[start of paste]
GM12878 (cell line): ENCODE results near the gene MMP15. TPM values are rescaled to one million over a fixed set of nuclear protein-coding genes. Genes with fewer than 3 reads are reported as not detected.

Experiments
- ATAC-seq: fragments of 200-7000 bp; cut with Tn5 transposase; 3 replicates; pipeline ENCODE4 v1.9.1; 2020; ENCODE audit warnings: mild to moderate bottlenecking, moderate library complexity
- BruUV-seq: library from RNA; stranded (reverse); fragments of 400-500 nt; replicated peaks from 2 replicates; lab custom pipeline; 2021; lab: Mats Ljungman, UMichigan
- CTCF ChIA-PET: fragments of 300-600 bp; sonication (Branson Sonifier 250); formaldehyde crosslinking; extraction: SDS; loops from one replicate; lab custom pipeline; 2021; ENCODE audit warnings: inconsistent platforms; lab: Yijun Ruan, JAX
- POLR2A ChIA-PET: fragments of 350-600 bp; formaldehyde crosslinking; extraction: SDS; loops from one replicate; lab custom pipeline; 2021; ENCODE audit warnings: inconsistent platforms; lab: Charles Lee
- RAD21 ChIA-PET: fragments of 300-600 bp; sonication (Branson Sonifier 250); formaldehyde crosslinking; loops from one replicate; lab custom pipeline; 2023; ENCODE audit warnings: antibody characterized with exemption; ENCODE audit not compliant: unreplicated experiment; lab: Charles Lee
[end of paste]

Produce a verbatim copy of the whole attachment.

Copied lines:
GM12878 (cell line): ENCODE results near the gene MMP15. TPM values are rescaled to one million over a fixed set of nuclear protein-coding genes. Genes with fewer than 3 reads are reported as not detected.

Experiments
- ATAC-seq: fragments of 200-7000 bp; cut with Tn5 transposase; 3 replicates; pipeline ENCODE4 v1.9.1; 2020; ENCODE audit warnings: mild to moderate bottlenecking, moderate library complexity
- BruUV-seq: library from RNA; stranded (reverse); fragments of 400-500 nt; replicated peaks from 2 replicates; lab custom pipeline; 2021; lab: Mats Ljungman, UMichigan
- CTCF ChIA-PET: fragments of 300-600 bp; sonication (Branson Sonifier 250); formaldehyde crosslinking; extraction: SDS; loops from one replicate; lab custom pipeline; 2021; ENCODE audit warnings: inconsistent platforms; lab: Yijun Ruan, JAX
- POLR2A ChIA-PET: fragments of 350-600 bp; formaldehyde crosslinking; extraction: SDS; loops from one replicate; lab custom pipeline; 2021; ENCODE audit warnings: inconsistent platforms; lab: Charles Lee
- RAD21 ChIA-PET: fragments of 300-600 bp; sonication (Branson Sonifier 250); formaldehyde crosslinking; loops from one replicate; lab custom pipeline; 2023; ENCODE audit warnings: antibody characterized with exemption; ENCODE audit not compliant: unreplicated experiment; lab: Charles Lee